Why Is Cybersecurity the Achilles Heel of Australian Businesses?

cybersecurity support services

Have Australian businesses become the target of cybercriminals leading to the loss of consumers’ confidence in their cyber capabilities? Unfortunately, a string of high-profile incidences involving Australian businesses has lent credence to this line of thought. In the recent past, MyDeal.com, the eCommerce store, saw the leak of around 2.2 million customers’ data containing names, email Ids, addresses, phone numbers, etc., scrambling businesses to seek the help of cybersecurity support services.

According to Professor Sanjay Jha, Chief Scientist at the Institute of Cybersecurity, UNSW, Sydney, the breach has dented the confidence of consumers in using online services and is certainly a matter of concern for the Australian industry as a whole. He further added that compromised credentials should not open the floodgates for cybercriminals to the IT infrastructure of businesses, especially when multi-factor authentication is present.

The recent security breaches involving MyDeal.com, Optus, and others prove that Australian businesses have a lot of catching up to do as far as strengthening their cybersecurity architecture goes. Moreover, it appears that businesses are not investing much in implementing the latest research on cybersecurity or going for cybersecurity consulting. It is a common practice that customers’ data are often collected by various services or agencies where there is little say of consumers in the way the data is used. This leaves lax monitoring of data post-collection leading to breaches.

According to Dr. Arash Shaghaghi, Senior Lecturer in Cybersecurity from the UNSW Institute, businesses all across the world are adopting measures such as Self Sovereign Identity (SSI) giving users control over information and how that information will be used and in what form. So, Australian businesses can take a leaf out of that practice and invest in SSI to increase the resilience of their IT infrastructure. Given that cybersecurity is a cat-and-mouse game played between cyber criminals and businesses, the latter need to be on top of their game to stop the former.

How Can Australian Businesses Do Better in Cybersecurity

To be one up against cybercriminals is a continuous process where Australian businesses need to perform periodic cybersecurity audits to identify and fix glitches and vulnerabilities. Moreover, they need to ensure compliance with regulations such as PCI, ISO 27001, HIPAA, GDPR, SCADA, and others, depending on the sector they operate in. For enterprises that do not have proper cybersecurity infrastructure in place, hiring managed security services from accredited cybersecurity companies like Cybernetic Global Intelligence, can help. This way they can achieve the following:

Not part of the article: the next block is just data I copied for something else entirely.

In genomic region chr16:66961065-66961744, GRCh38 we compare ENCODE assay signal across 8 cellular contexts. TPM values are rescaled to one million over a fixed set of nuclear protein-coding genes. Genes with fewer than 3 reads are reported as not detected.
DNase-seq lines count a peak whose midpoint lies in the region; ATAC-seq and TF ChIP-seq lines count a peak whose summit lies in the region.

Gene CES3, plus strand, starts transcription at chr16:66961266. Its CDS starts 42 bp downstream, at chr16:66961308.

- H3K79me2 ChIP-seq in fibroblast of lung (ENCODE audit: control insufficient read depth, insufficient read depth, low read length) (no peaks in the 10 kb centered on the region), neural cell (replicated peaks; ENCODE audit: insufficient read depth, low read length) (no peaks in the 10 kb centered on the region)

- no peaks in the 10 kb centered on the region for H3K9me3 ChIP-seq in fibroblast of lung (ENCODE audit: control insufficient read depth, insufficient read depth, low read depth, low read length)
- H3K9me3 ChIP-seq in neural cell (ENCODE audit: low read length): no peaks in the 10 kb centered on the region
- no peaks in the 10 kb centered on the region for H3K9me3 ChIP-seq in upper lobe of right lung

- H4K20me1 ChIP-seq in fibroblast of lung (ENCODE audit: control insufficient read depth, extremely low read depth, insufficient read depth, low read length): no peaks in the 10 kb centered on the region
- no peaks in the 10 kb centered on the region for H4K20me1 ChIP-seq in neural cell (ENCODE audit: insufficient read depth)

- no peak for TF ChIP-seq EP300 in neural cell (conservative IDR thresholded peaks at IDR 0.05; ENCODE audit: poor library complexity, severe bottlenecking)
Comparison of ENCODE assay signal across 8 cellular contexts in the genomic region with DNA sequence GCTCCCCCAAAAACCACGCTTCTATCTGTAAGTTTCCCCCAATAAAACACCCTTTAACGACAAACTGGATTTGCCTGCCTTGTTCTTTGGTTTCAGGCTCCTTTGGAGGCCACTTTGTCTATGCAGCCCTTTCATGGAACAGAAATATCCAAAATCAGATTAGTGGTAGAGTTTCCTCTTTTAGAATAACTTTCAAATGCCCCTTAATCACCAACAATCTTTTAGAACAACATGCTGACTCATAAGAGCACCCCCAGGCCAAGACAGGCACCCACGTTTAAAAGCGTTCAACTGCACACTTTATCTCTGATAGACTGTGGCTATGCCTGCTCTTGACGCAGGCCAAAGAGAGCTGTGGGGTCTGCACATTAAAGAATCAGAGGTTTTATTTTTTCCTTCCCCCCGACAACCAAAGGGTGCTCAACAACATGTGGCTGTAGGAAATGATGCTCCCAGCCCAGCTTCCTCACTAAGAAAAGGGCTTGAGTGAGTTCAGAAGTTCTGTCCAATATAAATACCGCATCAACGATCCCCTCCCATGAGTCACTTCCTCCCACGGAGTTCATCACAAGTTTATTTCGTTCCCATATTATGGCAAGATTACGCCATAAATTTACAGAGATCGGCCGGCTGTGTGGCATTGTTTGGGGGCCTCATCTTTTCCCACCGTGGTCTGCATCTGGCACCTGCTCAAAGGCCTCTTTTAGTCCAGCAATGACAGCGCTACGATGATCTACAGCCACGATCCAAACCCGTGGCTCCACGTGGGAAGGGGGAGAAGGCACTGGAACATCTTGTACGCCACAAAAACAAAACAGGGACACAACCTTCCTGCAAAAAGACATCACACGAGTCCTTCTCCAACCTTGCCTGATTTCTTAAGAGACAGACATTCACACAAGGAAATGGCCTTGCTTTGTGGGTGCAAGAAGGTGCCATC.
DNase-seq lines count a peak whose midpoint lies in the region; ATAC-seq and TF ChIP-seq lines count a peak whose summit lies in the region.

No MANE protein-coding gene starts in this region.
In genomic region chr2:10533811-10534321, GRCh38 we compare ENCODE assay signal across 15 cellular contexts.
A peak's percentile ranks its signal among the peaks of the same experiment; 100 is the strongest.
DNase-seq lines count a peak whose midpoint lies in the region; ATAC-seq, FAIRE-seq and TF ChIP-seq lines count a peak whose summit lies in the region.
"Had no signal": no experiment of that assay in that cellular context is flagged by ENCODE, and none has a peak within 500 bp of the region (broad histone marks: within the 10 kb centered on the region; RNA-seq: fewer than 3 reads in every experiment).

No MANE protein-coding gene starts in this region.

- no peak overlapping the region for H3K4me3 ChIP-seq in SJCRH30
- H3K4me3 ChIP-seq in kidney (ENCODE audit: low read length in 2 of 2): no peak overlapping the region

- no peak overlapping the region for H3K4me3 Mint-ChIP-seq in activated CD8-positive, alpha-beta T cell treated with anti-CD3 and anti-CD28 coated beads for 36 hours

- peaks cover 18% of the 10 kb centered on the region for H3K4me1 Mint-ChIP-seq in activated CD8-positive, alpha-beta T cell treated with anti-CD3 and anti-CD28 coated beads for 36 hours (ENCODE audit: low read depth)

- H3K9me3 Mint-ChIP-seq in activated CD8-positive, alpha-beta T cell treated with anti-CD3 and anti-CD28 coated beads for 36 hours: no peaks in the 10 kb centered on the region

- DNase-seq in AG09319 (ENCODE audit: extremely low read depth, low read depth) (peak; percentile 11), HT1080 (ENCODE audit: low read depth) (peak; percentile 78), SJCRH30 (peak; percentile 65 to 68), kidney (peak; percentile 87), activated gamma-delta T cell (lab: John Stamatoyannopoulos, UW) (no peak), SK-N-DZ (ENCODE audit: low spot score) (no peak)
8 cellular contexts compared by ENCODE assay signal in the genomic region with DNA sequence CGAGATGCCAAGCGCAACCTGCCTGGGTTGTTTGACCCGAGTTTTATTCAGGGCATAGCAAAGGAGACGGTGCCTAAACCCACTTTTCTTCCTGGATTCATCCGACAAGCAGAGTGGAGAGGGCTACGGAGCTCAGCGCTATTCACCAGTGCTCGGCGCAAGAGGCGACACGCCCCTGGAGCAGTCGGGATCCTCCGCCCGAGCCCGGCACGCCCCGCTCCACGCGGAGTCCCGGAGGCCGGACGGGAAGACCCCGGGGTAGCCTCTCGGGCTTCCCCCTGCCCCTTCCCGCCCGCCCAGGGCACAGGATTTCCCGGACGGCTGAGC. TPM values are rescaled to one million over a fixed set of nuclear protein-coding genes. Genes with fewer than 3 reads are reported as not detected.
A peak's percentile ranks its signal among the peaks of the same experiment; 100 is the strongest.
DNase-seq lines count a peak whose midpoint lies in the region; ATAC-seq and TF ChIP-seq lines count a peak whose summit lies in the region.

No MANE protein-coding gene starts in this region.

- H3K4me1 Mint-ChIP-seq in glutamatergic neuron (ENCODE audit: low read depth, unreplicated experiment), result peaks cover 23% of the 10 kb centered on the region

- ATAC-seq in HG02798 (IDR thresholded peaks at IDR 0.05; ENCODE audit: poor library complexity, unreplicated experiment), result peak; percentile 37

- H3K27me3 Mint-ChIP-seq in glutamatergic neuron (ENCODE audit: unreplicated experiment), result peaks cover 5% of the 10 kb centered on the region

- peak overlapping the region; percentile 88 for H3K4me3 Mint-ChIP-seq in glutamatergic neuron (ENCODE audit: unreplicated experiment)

Monitor network: Here, the critical information assets of a business are identified and the effectiveness of its network security is evaluated. Thereafter, effective countermeasures are implemented 24 x 7 to secure the IT infrastructure against potential threats.

Incident response: This involves the QSA service provider working with a business to offer actionable intelligence on measures to protect the network in the aftermath of an incident.

Vulnerability scanning: It is the presence of vulnerabilities that allows threat actors to target a network. So, it is important to identify and fix them before cybercriminals use them to breach the network and steal critical information. Australian businesses should insist on conducting frequent vulnerability scanning of their systems and networks, especially the public-facing IP addresses. The process tracks and identifies issues and marks them for remediation.

Monitoring phishing and malware: This process monitors and detects phishing attacks and the presence of malware in the system. The areas being monitored for phishing and malware include email accounts, weblogs, domain registrations, phish reports, and global forums, among others. The monitoring process leads to the shutting down of suspected phishing websites and email accounts, and the implementation of countermeasures to prevent threat actors from targeting a network or system.

Conclusion

In light of the recent spate of cybersecurity incidences involving Australian businesses, consumers’ confidence seems to have hit a new low in using online services. This calls for greater investment by Australian companies in adopting cybersecurity measures to detect and fix vulnerabilities in their systems or networks. For businesses operating in Australia, New Zealand, and the Asia Pacific region, hiring the services of Cybernetic Global Intelligence, one of the accredited cybersecurity companies, can go a long way in preventing incidences of cybercrime.

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